IMF Report: Ghana To End 2016 With A Surplus

10 Highlights of The Recent IMF Review


  1. Ghana government to run a surplus for 2016: Adding that government is projected to run a larger primary surplus than previously projected.  This from a public finance perspective simply means that, tax revenues exceed government spending — if you ignore interest on outstanding debt.
  2. Government commended: IMF has praised Ghana for making substantial progress in pushing fiscal deficit and debt down.
  3. Fiscal deficit targets achieved: Team lead for the IMF team to Ghana Toujas – Joel Bernate in an interview said “we project this year, the fiscal deficit to be about 5% of GDP lower than two years ago. This is a major achievement that we don’t see in many countries in such a period of time’.  Ghana has seen a reduction in the fiscal deficit from 12 percent in 2012 to about 5 percent currently.
  4. Expected release of funds: The approval of the review by the Fund is expected to lead to the release of  116 million dollars to Ghana.
  5. Need for complete enforcement of controls: A statement from the Fund said further efforts are needed to address revenue shortfalls, while expenditure control measures should be fully enforced to contain the wage bill and other current spending.
  6. Stable Cedi: Along with the stability of the cedi, should contribute to a marked decline in the debt-to-GDP ratio.
  7. Fiscal and monetary controls helping to stabilize exchange rates: Exchange rate in the past depreciated quite substantially. Over the last year it has been remarkably stable thanks to the tight fiscal policy but also tight monitory policy.
  8. Declined debt to GDP ratio: The total debt to GDP ratio has declined from 71.6 percent at the end of December 2015 to 65.9 percent at the end of July this year.
  9. Diminished external debt burden: External component of the debts decreased from 60.7 billion cedis to 60.6 billion cedis between the six month period,
  10. Increase in domestic component: The domestic component of the country’s debt increased from 40.4 to 49.2 billion cedis from January to June.



Key Program Focus Areas

  • Addressing fiscal challenges: The ambitious fiscal consolidation for 2016 remains broadly on track, but revenues are under-performing and the deteriorated financial situation of some SOEs in the energy sector is posing fiscal risks. The authorities will cut spending to offset revenue shortfalls and have taken steps to address the financial situation of SOEs, including with new levies on petroleum products.
  • Containing financing risks: Financing constraints have eased but domestic refinancing risks remain challenging in 2017. Ongoing fiscal consolidation and implementation of the medium-term debt management strategy, including liability management operations, will be key to continue to restore market confidence.
  • Monetary policy framework: A tight monetary policy stance is needed to help bring inflation back to target. The amended Bank of Ghana Act introduces some additional safeguards and additional changes to the Act will be made in 2017 to strengthen further central bank governance and eliminate central bank financing for government.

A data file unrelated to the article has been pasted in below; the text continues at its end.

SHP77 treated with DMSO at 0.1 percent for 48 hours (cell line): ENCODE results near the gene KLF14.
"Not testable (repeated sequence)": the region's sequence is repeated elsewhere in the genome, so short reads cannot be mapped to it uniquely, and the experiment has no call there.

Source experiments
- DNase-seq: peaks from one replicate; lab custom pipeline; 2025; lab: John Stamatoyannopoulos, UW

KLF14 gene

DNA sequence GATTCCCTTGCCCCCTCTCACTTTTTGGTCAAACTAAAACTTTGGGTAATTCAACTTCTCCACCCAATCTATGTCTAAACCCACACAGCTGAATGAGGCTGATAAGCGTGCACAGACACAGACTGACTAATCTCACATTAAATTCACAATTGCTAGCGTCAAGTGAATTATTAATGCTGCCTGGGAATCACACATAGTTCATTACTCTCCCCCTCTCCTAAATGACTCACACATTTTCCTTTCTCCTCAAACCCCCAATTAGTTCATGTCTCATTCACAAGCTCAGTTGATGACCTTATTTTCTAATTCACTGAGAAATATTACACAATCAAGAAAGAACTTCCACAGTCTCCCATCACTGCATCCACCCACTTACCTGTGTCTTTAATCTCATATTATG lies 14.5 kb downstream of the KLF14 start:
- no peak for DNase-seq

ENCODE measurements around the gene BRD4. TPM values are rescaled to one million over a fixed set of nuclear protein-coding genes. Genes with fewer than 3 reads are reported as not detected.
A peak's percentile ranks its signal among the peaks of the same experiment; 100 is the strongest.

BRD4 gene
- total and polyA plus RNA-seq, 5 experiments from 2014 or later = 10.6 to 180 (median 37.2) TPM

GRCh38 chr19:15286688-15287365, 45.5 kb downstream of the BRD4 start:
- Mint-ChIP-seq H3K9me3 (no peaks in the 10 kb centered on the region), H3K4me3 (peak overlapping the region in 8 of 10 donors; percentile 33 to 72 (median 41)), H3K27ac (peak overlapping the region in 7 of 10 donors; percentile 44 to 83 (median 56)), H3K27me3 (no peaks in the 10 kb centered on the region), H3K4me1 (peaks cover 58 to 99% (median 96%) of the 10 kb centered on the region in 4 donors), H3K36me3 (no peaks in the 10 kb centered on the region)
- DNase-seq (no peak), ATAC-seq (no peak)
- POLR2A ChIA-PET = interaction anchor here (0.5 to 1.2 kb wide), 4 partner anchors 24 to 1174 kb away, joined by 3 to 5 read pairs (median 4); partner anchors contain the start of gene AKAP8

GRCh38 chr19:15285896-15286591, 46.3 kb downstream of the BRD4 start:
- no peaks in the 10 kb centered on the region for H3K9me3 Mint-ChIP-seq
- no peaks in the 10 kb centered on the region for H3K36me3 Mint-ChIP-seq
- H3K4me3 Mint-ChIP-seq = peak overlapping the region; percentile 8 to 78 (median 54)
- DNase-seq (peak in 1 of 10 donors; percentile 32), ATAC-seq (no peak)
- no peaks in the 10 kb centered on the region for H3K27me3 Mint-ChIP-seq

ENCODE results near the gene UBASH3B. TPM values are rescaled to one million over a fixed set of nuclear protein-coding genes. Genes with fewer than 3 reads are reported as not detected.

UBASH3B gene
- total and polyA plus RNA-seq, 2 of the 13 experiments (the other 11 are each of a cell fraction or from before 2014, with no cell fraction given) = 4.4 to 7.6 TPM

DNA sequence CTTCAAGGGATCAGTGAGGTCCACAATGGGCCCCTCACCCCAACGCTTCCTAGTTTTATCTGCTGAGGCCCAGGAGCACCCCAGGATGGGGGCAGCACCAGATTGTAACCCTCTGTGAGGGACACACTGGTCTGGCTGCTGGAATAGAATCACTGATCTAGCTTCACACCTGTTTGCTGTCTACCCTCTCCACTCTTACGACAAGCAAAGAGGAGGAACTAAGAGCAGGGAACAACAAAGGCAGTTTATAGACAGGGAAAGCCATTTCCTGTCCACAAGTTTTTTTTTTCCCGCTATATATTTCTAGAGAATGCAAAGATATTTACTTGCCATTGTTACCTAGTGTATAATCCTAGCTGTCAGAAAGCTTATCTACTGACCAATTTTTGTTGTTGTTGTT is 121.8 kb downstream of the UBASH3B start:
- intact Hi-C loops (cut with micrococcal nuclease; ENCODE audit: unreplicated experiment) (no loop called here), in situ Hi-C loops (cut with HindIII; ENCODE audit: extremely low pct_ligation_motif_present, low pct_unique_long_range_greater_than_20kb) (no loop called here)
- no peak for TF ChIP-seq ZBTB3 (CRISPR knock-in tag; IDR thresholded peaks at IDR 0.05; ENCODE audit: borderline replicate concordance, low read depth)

• Financial sector stability: The BoG has developed a roadmap to address weaknesses in banking sector provisioning and capitalization and parliament adopted new banking laws to further strengthen BoG’s ability to safeguard financial stability. Some amendments to the laws will be introduced in early 2017 to clear up remaining ambiguities.
  • Structural reform effort: Several important laws were adopted by Parliament to strengthen public finance management and the regulatory framework for the financial sector. The authorities are committed to strengthen overall structural reform efforts, including to enhance domestic revenue.


My Conclusions:

  1. Outlook remains bright but constrained:  According to the IMF, the implementation of that program is broadly satisfactory, but the general outlook for the Ghanaian economy remains quite difficult. Especially when you consider the fact that, the Ghanaian economy is still largely, a commodity based economy, but general global prices for some Ghana’s biggest commodity export earners such as Gold, Oil, etc. remain depressed.  This means that, government revenues will remain under pressure at least in the short and medium term.
  2. Commodity price shocks:  Oil and Gold prices are finally beginning to show slight signs of recovery and that could potentially help give the Ghana government a much needed lift in the medium to long-term.
  3. Fiscal consolidation:  The priority will be to meet the fiscal targets, and that will require maintaining strict control of spending, especially wage spending, in the run‑up to the elections.  And there are big fiscal pressures.
  4. Perennial election year budgetary overruns:  Avoiding any election season related spending overruns that have happened in the past, we should remain on track towards full recovery . This is all important for market confidence, which has improved, but there is still a range of financing constraints.




About Anang Tawiah

About the author :: Anang Tawiah is a New York City based Management Consultant specializing in Investment Risk and Technology Strategy. He continues to guide many Blue chip companies and Governments as a Business and Technology Consultant. Please direct all follow up questions, concerns, request for speaking engagements and presentations regarding my articles and research to my Facebook Page listed below. You can read more of his analysis or reach him for further professional consultations and or guidance at: // Email: // Follow me on Wordpress: // Follow me on Facebook:

One comment

  1. l think Ghana should concentrate on what bring surplus to Ghana like cocoa, cassava


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